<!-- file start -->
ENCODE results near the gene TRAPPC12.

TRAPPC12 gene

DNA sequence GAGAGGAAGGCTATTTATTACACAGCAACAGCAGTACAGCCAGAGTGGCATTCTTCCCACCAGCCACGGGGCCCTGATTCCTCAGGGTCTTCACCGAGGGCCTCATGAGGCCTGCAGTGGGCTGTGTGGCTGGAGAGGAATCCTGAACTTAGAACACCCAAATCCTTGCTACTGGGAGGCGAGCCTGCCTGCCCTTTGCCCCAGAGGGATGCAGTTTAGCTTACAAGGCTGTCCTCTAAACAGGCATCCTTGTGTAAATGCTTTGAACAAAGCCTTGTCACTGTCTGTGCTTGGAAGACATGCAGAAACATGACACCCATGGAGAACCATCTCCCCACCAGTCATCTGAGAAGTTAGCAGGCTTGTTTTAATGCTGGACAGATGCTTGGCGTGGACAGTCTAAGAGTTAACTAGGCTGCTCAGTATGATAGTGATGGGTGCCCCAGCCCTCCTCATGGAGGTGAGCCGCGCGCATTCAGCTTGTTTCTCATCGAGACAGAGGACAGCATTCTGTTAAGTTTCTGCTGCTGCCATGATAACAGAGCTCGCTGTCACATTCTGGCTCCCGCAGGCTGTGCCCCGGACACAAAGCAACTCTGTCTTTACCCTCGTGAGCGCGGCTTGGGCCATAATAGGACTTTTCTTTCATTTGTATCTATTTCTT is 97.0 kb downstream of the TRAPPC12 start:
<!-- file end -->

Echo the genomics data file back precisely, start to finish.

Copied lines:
ENCODE results near the gene TRAPPC12.

TRAPPC12 gene

DNA sequence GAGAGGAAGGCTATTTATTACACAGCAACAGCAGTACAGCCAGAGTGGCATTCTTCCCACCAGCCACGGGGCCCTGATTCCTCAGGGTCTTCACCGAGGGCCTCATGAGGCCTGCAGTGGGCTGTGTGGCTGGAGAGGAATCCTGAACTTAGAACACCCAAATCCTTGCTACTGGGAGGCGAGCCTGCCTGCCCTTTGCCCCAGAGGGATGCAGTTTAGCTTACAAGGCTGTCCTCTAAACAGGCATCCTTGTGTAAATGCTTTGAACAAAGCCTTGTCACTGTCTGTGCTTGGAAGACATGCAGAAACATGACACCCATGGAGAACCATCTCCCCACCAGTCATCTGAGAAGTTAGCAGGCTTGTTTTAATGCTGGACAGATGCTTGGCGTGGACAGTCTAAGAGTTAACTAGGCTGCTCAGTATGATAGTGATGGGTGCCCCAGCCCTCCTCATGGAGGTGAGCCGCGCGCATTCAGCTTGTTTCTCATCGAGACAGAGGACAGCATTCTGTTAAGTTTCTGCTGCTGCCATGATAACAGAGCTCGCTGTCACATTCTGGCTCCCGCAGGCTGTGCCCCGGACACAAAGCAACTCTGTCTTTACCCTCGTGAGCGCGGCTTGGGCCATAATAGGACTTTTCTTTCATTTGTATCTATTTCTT is 97.0 kb downstream of the TRAPPC12 start: